This realization that my procrastination was stemming from my innate perfectionist nature was, to me, very influential in learning how to deal with and overcome this dreaded handicap. Life does not always happen the way you want it to, but things still have to get done. I have spent the last few years digesting this realization and learning how it fits into my recovery. My husband thinks it a ridiculous excuse—I consider it a personal epiphany (i.e., a sudden, intuitive perception of or insight into the reality or essential meaning of something, usually initiated by some simple, homely, or commonplace occurrence or experience– yes, that is definitely it).
I looked up the word ‘procrastinate’ in the online dictionary, and this is what I found:
pro·cras·ti·nate (pr-krst-nt, pr-)
v. pro·cras·ti·nat·ed, pro·cras·ti·nat·ing, pro·cras·ti·nates
To put off doing something, especially out of habitual carelessness or laziness.
To postpone or delay needlessly.
I definitely agree with the second definition, but the first one really does not seem to fit with me, though I can be careless or lazy from time to time. Maybe we need to add a new definition of procrastination for those people like me that put things off because they want to wait until the perfect time to accomplish it to the utmost of its potential outcome. Sometimes it is not as simple as someone not doing something just because they do not feel like it—sometimes there are other reasons.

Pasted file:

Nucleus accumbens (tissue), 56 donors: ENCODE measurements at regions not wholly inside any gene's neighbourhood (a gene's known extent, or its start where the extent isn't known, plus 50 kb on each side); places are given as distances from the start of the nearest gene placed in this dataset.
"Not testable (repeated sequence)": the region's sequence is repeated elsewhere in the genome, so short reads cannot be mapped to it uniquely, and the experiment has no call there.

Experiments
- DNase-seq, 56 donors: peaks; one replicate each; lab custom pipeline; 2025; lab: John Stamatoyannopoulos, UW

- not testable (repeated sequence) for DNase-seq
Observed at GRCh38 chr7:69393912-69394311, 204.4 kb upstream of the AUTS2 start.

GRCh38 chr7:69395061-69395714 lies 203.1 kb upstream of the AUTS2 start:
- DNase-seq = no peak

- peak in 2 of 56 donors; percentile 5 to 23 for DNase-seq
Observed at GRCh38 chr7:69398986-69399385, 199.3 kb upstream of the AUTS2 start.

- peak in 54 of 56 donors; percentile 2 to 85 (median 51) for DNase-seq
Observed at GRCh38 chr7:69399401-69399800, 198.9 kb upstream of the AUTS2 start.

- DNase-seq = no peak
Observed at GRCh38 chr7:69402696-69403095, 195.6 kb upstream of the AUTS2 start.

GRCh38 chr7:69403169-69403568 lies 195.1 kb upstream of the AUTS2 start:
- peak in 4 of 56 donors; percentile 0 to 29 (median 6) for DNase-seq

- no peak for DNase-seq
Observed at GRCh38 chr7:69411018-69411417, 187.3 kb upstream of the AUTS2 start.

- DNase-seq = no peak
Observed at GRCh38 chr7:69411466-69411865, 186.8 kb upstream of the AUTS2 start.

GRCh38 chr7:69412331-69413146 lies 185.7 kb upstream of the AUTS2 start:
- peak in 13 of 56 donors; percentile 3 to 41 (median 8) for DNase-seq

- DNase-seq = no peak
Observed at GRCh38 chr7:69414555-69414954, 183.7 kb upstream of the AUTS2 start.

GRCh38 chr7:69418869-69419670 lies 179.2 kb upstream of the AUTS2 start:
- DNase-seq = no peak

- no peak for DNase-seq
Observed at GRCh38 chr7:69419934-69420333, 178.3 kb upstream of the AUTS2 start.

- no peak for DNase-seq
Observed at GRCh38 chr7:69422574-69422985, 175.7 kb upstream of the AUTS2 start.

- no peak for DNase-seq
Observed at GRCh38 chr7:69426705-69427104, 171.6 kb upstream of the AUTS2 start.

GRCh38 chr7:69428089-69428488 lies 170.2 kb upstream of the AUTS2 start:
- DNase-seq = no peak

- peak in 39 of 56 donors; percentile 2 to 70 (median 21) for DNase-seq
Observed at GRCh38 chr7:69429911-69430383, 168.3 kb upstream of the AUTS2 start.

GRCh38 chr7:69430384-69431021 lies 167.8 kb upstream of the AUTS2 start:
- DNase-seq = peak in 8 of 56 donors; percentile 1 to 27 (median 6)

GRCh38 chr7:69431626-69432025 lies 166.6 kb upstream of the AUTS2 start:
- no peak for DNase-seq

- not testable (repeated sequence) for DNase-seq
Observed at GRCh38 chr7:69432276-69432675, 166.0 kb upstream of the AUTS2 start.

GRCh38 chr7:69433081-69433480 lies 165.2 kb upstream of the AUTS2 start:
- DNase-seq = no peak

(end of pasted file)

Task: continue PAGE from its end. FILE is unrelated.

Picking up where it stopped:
Recently, I came across a quote that hit me almost like a bolt of lightning, and I realized that it was the second half behind the psychology of my procrastination and clutter issues.
As strange as it is, I have always loved the feeling of chaos—not necessarily “we-are-minutes-away-from-dying” type chaos, but upheaval has always had somewhat of an enjoyable quality to me that other people would probably not agree with. I quite enjoy moving every 2 years or so, and the chaos that it brings. I totally hate snow, but I like the concept of all life coming to a halt because of a huge snowstorm. I am one of those “unique” people that quite enjoy feeling at least temporarily out of control.